Faculty Recruiting Make a Gift

Content Placement as a Key to Infrastructure Service Design for a Content-Dominated, Highly Mobile Internet

28 Jul
Tuesday, 07/28/2015 6:00am to 8:00am
Ph.D. Thesis Defense


Computer Science Building, Room 151

Most of the Internet traffic is content, and most of the Internet connected hosts are mobile. Our work focuses on the design of infrastructure services needed to support such a content-dominated, highly mobile Internet. In the design of these services, three sets of decisions arise frequently: (1) content placement for selecting the locations where a content is placed, (2) request redirection for selecting the location where a particular request is served from and (3) network routing for selecting the physical path between clients and the services they are accessing. Our central thesis is that content placement is a powerful factor, and is often more powerful than redirection and routing, in determining the cost, performance and energy-related metrics for these services. In support of this thesis, we consider three types of infrastructures discussed below. 

Internet service provider (ISP): In an ISP carrying content-dominated traffic, we show that combinations of simple placement and routing schemes are effective in optimizing an ISP's performance and cost objectives. Further, we show that effective content placement contributes more than optimizing network routing to achieve an ISP's objectives. Our findings question the value of traditional ISP traffic engineering schemes that optimize routing alone, while simplifying the task of traffic engineering for the operators.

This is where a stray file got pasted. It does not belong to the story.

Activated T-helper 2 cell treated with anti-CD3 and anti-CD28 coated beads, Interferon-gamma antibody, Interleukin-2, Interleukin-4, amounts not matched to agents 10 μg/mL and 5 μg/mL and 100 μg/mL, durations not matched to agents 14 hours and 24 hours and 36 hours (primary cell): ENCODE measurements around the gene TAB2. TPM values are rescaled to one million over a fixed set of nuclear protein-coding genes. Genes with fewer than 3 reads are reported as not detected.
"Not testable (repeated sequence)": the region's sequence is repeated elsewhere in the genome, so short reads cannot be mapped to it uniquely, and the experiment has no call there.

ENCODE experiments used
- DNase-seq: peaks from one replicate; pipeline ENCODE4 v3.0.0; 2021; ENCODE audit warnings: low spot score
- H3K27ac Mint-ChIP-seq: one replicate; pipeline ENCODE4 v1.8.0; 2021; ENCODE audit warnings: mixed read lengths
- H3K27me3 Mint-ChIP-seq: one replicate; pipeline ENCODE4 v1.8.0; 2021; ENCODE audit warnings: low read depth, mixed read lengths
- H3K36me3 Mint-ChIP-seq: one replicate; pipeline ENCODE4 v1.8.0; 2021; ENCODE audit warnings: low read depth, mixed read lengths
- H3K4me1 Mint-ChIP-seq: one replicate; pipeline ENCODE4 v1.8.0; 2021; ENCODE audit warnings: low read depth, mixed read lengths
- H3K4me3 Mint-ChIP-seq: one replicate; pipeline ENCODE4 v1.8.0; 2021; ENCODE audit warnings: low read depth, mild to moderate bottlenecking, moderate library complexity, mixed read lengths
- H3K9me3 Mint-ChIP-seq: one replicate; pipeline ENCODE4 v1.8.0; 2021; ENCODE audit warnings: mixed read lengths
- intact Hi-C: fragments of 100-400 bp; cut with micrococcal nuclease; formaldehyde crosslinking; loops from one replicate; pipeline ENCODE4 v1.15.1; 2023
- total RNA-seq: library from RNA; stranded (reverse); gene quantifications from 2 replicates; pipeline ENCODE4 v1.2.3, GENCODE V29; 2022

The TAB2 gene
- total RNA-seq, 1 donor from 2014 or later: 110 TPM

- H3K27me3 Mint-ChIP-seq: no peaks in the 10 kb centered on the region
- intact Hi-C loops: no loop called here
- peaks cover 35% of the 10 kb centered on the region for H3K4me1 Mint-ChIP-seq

Global name service (GNS): We design and implement the Auspice global name service, which resolves names to network addresses for highly mobile entities, thereby providing a key building block for establishing and maintaining communication between mobile entities in the Internet. A key distinction between Auspice and other name services is Auspice's demand-aware replica placement engine that intelligently places name records to provide low lookup latency, low update cost, and high availability. In our experiments, Auspice's placement scheme enables it to significantly outperform commercial managed DNS providers, DHT-based replication as well as static placement schemes. 

Content datacenter (CDC): Content datacenters cache and serve content to improve user-perceived performance for content accesses. In a CDC, we quantify the tradeoff between energy savings via consolidation and the user-perceived performance impact based on a real CDC workload. A key insight, supported via experiments, is that despite server consolidation, a simple placement scheme is able to achieve cache hit rates close to an unconsolidated datacenter, which helps mitigate the impact of consolidation on user-perceived latencies. Further, our work is the first to propose a network-aware server consolidation scheme that enables additional network energy savings over network-unaware server consolidation schemes for common datacenter topologies.  

Advisor: Arun Venkataramani